“I am extremely proud of what we have achieved over the last few years,” Kantor said after the vote. “The voice of European Jewry is clearly visible in a united Europe, whose political weight is felt throughout the world.”
“We cannot rest on our laurels, there are many challenges for the Jewish communities of Europe to face in the coming years,” Kantor said. “Anti-Semitism is growing from both extremes, our traditions are under assault and Israel is constantly under threat of delegitimization.
"However, we go into the next four years on the back of significant progress, working together with European governments and pan-European institutions who understand the growing threat of anti-Semitism and racism for all European citizens.”
The European Jewish Congress federates the democratically elected official leaders of national Jewish communities in over 40 European countries, uniting 2.5 million Jews across the continent.
Kantor received 73% of the votes, defeating his challenger, Richard Prasquier, the president of the French Jewish community.
“I am very excited about the future and I thank the delegates for placing their faith in me.”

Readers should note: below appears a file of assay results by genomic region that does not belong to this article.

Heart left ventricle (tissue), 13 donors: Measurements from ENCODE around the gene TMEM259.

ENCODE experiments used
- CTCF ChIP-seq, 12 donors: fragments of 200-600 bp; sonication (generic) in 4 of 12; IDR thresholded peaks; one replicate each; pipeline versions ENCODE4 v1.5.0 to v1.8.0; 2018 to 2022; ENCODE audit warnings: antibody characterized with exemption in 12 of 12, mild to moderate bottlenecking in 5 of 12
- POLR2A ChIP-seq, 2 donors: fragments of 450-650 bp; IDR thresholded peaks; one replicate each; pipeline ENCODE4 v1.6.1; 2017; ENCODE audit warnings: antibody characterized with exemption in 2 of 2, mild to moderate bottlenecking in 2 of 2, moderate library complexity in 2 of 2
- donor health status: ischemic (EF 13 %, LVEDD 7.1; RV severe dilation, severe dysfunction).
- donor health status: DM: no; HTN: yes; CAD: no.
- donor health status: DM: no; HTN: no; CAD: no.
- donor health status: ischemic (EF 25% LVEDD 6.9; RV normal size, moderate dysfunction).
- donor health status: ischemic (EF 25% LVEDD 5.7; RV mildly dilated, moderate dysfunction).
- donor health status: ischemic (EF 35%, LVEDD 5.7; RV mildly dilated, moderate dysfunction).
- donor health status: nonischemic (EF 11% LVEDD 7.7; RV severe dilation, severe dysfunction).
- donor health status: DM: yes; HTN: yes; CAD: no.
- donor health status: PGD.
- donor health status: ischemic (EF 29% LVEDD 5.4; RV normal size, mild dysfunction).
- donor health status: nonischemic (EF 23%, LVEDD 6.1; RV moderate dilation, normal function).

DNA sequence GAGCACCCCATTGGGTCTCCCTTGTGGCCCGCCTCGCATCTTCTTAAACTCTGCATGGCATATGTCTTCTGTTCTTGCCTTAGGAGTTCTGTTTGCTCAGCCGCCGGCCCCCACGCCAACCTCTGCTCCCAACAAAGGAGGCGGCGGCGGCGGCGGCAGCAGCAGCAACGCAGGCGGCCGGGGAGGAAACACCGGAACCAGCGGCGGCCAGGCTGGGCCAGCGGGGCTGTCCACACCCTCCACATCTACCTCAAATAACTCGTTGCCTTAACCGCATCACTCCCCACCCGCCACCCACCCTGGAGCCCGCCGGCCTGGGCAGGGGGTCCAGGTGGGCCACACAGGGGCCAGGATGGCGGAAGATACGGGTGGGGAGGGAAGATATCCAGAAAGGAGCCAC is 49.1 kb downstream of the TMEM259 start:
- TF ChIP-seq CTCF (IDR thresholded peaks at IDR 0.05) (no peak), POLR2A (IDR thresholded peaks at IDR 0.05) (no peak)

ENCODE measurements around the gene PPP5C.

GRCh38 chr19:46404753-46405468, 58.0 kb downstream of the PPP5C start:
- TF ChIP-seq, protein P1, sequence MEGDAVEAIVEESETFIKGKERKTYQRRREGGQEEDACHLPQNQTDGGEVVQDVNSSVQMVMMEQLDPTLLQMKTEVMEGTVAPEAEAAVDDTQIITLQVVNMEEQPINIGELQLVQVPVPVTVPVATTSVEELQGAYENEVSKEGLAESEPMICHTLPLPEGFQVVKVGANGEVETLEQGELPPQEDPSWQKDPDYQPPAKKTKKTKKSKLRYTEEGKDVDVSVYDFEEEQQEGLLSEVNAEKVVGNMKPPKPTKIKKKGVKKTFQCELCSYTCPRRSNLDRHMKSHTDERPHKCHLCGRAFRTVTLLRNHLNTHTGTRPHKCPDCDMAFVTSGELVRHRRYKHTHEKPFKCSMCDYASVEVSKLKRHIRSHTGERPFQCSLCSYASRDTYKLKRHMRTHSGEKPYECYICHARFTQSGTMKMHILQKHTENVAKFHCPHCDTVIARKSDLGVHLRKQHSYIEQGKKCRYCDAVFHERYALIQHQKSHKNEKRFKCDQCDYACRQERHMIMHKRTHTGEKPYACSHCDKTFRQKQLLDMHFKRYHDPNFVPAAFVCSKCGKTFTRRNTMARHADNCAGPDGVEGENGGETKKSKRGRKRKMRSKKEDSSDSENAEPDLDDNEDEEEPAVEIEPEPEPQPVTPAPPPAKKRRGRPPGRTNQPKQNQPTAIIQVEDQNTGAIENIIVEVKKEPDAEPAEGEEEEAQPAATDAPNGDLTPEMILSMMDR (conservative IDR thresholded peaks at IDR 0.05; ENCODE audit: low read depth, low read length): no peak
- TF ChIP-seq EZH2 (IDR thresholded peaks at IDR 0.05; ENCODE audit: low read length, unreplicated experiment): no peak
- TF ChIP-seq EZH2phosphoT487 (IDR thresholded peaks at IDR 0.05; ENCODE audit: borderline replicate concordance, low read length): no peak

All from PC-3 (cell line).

At the same meeting, Vivian Wineman, president of the Board of Deputies of British Jews, was elected Chairman of the EJC Council.
Moshe Kantor, 59, was first elected president of the European Jewish Congress in 2007. He is at the forefront of all key issues relating to Jews on the European continent.
As president of the International Luxembourg Forum on Preventing Nuclear Catastrophe, a non-governmental organization uniting world-renowned experts on nonproliferation of nuclear weapons, he has focused on the threat of a nuclear-armed Iran on global stability.
He was awarded the highest level of the French National Order of the Legion of Honor this year, in recognition of his work towards the rights of minorities, promoting interfaith relations, leading the fight against racism and anti-Semitism and working for a more tolerant Europe.
Due to his efforts, International Holocaust Remembrance Day is now an annual event in the European Parliament, keeping alive the memory and significance of the Holocaust and its lessons amongst European leaders and officials.